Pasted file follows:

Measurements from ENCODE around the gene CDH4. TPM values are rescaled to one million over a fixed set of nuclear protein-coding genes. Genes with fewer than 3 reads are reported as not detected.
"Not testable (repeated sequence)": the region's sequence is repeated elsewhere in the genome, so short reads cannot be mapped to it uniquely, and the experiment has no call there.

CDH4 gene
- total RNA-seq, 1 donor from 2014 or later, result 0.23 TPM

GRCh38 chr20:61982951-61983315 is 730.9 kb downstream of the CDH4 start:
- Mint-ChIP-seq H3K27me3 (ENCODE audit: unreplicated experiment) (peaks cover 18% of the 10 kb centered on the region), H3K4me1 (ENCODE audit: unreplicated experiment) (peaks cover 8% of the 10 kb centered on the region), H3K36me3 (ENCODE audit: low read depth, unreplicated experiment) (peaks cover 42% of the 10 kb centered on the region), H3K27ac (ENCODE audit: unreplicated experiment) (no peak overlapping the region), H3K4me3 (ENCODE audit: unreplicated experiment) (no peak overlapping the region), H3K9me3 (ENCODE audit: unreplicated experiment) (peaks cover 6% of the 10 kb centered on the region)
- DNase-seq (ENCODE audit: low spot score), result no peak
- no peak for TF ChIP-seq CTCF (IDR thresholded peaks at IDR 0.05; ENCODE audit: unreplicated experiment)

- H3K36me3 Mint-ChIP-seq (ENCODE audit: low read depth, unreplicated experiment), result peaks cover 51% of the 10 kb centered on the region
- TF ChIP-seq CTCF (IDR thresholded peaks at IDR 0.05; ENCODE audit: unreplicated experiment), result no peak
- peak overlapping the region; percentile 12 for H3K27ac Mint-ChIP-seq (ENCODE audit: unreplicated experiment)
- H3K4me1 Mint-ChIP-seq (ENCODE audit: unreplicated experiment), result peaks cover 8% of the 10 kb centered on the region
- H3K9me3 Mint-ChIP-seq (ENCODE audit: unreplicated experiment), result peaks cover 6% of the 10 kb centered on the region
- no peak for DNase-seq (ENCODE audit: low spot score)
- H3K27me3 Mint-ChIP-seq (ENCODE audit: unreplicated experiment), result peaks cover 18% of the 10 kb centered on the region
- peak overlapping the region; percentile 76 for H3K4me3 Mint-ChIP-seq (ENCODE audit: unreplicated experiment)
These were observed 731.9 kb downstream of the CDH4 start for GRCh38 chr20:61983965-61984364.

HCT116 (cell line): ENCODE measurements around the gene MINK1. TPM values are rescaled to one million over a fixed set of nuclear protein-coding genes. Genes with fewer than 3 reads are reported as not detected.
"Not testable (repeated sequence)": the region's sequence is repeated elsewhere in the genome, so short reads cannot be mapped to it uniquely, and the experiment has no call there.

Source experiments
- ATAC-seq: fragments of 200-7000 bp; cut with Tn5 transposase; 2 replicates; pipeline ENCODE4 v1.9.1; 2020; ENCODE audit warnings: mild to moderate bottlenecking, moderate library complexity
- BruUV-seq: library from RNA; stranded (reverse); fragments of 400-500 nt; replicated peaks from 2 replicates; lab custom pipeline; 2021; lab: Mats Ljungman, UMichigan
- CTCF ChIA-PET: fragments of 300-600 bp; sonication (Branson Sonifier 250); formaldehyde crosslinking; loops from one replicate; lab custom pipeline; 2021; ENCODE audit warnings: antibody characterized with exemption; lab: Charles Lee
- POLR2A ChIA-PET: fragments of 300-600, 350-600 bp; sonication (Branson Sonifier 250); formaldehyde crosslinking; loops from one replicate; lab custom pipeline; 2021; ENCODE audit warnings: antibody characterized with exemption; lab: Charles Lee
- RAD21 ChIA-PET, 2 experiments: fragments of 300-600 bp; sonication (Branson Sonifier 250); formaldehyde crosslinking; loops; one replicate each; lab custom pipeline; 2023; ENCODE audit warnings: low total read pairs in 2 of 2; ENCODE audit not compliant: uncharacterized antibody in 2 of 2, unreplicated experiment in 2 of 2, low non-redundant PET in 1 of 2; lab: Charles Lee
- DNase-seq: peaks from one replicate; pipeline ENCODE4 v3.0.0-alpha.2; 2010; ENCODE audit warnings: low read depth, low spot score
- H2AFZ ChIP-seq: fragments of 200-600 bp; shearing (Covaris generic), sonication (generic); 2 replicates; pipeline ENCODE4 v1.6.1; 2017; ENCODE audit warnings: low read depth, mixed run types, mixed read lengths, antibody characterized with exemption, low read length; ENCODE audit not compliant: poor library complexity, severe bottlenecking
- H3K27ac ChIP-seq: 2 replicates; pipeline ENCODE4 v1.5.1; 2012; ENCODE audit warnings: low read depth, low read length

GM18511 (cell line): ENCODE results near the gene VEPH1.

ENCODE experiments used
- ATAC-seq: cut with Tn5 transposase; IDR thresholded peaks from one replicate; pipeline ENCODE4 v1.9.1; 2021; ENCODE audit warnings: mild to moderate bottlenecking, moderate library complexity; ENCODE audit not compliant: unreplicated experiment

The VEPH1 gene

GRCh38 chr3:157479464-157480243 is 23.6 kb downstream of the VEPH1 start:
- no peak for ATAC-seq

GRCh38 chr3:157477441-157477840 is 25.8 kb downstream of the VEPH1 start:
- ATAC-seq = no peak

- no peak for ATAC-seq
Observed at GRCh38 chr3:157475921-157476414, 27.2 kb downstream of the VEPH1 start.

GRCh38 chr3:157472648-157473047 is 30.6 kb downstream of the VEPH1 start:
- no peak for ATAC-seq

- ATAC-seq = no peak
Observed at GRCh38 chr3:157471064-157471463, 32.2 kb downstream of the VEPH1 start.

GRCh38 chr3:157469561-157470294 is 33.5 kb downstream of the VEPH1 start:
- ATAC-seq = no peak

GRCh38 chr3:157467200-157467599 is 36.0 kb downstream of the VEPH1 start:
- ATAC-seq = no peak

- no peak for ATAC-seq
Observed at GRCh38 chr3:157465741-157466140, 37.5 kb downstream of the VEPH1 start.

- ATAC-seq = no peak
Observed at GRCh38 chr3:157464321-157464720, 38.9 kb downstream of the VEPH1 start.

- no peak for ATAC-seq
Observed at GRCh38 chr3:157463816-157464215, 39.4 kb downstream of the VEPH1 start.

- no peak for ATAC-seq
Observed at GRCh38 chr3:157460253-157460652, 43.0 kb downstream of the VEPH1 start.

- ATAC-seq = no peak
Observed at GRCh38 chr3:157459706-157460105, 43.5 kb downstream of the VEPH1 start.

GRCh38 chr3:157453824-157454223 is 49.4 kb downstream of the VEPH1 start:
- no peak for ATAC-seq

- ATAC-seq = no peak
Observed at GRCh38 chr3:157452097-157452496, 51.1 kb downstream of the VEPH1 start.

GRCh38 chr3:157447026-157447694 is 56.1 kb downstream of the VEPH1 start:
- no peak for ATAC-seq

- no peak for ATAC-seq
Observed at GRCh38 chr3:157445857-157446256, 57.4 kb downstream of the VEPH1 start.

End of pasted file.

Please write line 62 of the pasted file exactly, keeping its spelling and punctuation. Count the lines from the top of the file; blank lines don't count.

- no peak for ATAC-seq